In a letter to the HS2 review chairman, Mr Douglas Oakervee, which Berkeley tweeted on November 13, he says: “I cannot support its conclusions or recommendations and have serious problems with its lack of balance.” He says the lack of balance is reflected in the “often unquestioning acceptance of information provided by HS2 Limited and a failure to scrutinise the involvement of HM Treasury and the Department for Transport (DfT) in the development of the project.”

Although the report will not be published until after the British general election on December 12, the review is believed to be in favour of continuing with the HS2 project, which will see the construction of a high-speed line linking London, Birmingham, Manchester and Leeds, despite a huge increase in cost.

In September transport secretary, Mr Grant Shapps, confirmed that the expected cost of the project had risen to £81-88bn at 2019 prices against a budget equivalent of £62.4bn. Shapps also said that the completion of Phase 1 from London to Birmingham in 2026 is unrealistic with opening likely to be phased between 2028 and 2031, and Phase 2 following between 2035 and 2040.

Berkeley says that internal memos within HS2 in 2016 indicated serious concerns among senior managers that the £57bn funding envelope (at 2015 prices) was more likely to be between £84bn and £86bn even though the DfT was telling the Treasury that the budget was under control. Berkeley says there was even discussion at a 2016 conference attended by HS2, the DfT and the Treasury that the final cost could be as high as £100bn.

Two concerns

Berkeley has two concerns about the report. First, he says the report had to be completed in a very short time and that he was not invited to many of the meetings which Oakervee held with ministers and HS2. Berkeley believes there was a tendency to accept that the project would go-ahead, albeit with efforts to reduce costs and increase revenue, rather than considering other options such as terminating the line at Old Oak Common in west London rather than London Euston.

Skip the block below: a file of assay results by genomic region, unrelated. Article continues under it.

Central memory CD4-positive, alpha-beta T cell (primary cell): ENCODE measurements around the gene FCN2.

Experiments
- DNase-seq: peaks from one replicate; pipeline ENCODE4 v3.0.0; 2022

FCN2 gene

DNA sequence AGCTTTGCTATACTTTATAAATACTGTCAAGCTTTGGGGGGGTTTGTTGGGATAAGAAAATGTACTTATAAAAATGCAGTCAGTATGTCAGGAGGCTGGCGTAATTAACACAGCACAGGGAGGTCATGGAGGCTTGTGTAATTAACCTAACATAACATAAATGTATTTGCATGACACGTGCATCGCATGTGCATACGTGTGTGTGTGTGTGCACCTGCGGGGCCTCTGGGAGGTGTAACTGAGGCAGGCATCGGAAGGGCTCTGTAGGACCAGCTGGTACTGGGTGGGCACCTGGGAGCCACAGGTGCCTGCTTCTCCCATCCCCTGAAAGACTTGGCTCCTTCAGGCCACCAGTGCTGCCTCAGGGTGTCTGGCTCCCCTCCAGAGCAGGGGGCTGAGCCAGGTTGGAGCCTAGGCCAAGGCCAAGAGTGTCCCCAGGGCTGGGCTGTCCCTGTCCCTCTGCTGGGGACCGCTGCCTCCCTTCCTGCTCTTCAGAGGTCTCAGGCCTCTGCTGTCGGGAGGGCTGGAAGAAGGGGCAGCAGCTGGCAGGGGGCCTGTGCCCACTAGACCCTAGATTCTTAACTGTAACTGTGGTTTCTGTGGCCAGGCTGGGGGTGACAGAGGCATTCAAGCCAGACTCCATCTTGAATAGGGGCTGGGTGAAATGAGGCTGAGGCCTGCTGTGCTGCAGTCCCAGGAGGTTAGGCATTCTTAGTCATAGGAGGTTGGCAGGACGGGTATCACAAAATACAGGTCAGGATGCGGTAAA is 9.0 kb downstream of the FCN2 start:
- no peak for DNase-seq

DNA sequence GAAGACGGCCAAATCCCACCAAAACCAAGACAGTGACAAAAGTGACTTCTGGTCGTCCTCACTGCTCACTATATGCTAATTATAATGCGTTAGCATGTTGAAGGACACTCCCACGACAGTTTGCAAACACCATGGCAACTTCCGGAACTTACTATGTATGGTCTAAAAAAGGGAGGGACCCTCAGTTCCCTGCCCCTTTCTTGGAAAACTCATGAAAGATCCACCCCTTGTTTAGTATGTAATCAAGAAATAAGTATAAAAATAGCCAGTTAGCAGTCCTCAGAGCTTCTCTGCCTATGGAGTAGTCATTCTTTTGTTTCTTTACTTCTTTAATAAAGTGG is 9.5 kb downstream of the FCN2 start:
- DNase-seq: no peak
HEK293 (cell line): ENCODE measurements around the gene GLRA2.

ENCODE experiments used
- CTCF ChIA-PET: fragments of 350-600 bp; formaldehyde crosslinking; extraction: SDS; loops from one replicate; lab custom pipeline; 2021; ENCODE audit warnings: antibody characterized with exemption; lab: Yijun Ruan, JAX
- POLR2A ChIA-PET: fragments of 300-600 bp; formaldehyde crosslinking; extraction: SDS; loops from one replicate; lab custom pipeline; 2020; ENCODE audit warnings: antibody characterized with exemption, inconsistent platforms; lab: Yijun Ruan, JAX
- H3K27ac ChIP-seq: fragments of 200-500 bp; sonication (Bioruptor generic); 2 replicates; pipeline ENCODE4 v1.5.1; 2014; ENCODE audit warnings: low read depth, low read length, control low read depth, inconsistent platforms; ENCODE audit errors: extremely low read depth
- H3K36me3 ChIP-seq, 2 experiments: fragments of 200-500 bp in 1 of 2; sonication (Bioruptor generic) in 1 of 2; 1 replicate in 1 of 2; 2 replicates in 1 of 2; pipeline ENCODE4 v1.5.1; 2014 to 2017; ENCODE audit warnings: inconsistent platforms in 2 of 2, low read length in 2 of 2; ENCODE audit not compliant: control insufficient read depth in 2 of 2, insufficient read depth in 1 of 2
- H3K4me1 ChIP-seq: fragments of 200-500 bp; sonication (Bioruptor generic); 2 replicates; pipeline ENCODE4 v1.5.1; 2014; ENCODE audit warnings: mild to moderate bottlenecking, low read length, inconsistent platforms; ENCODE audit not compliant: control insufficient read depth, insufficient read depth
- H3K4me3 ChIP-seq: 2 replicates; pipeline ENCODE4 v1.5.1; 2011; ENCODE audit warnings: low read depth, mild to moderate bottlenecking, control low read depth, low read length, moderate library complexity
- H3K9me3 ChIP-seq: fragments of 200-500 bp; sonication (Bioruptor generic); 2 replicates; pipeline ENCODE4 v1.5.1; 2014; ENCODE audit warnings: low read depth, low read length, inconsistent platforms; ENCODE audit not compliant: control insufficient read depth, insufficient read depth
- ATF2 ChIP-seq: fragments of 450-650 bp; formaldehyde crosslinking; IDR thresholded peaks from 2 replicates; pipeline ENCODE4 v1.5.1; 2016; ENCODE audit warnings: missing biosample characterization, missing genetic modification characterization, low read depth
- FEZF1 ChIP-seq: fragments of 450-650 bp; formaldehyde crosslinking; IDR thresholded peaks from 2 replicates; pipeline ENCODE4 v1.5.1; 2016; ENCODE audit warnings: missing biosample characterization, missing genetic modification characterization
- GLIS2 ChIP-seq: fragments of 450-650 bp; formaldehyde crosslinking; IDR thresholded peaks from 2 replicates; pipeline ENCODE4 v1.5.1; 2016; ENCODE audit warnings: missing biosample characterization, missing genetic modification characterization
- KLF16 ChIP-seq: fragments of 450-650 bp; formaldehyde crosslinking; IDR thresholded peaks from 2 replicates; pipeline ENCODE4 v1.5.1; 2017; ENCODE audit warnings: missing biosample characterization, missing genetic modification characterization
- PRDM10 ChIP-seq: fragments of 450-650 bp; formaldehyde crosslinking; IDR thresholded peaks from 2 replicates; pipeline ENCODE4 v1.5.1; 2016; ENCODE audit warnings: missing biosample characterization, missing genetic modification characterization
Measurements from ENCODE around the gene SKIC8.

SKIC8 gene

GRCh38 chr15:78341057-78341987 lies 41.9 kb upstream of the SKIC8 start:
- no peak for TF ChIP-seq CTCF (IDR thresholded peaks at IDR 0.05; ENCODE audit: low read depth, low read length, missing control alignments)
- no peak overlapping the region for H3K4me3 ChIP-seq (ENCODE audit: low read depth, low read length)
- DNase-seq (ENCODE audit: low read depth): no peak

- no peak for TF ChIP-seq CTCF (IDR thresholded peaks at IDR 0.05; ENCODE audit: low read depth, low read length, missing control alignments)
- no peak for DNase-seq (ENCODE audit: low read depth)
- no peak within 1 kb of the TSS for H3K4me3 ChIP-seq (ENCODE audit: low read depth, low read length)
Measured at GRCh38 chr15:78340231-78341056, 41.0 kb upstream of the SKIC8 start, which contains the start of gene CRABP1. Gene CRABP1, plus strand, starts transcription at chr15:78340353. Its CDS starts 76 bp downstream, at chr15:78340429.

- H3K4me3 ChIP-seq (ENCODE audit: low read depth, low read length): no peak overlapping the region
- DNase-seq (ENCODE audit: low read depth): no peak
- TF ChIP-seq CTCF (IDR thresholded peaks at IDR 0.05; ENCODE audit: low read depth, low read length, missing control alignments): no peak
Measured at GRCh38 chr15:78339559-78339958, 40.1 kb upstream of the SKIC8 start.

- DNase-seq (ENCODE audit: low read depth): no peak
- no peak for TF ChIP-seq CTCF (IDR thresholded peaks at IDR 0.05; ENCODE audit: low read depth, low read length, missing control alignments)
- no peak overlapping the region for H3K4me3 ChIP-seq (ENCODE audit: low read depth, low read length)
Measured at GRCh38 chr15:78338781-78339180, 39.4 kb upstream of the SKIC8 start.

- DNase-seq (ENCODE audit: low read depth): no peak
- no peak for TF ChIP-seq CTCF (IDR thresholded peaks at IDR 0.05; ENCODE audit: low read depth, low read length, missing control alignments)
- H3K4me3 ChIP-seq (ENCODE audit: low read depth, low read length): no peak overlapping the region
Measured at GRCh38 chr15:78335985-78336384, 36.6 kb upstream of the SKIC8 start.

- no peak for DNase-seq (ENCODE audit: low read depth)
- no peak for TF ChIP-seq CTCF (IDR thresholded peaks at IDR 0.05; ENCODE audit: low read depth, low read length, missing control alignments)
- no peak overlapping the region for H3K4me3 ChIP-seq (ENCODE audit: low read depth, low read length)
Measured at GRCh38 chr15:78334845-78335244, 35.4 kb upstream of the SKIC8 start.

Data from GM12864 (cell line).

Secondly, Berkeley complains that the review failed to conduct a proper assessment of costs. He says HS2 spent £750m between 2009 and 2019 on professional fees but failed to deliver “a robust estimate of cost and a compliant business case” which he describes as “damning.”

Berkeley also questions whether HS2 Ltd, the Treasury and DfT are fit to take the project forward. He says HS2’s track record in controlling costs is very bad “starting at £32bn in 2011 to £103bn today. This is an increase of 122% even before any permanent construction work has started. Compare this with the criticism of Crossrail which is only 25% over budget.” He says many of the contracts involving work around Euston station “appear to be more like cost-plus ones, putting even more risk on the taxpayer.”

Benefit:cost ratio

Finally, Berkeley believes that the number of trains per hour assumed in the benefit:cost ratio (BCR) for HS2 are unrealistic. He says the draft review says it would be prudent to operate 14 trains/hour/direction, the maximum currently operated on high-speed lines around the world (apart from 15 trains/h/direction during peak periods on one Japanese Shinkansen line) whereas the draft review bases its BCR on 18 trains/h/direction to achieve a BCR of 1.1 to 1.8. He says a later option suggests 16 trains/h/direction which would cut costs by 6% and benefits by 24%. “Nowhere does the report provide a BCR on the basis of 14tph and a cost estimate of £103bn, probably resulting in a BCR of less than 1, meaning poor value for money,” Berkeley says, adding that this may not be the answer the review wants but is a likely outcome. “I suggest that to omit this is misleading and dishonest.” Berkeley says he does not support the review’s result and reserves the right to publish his own alternative report.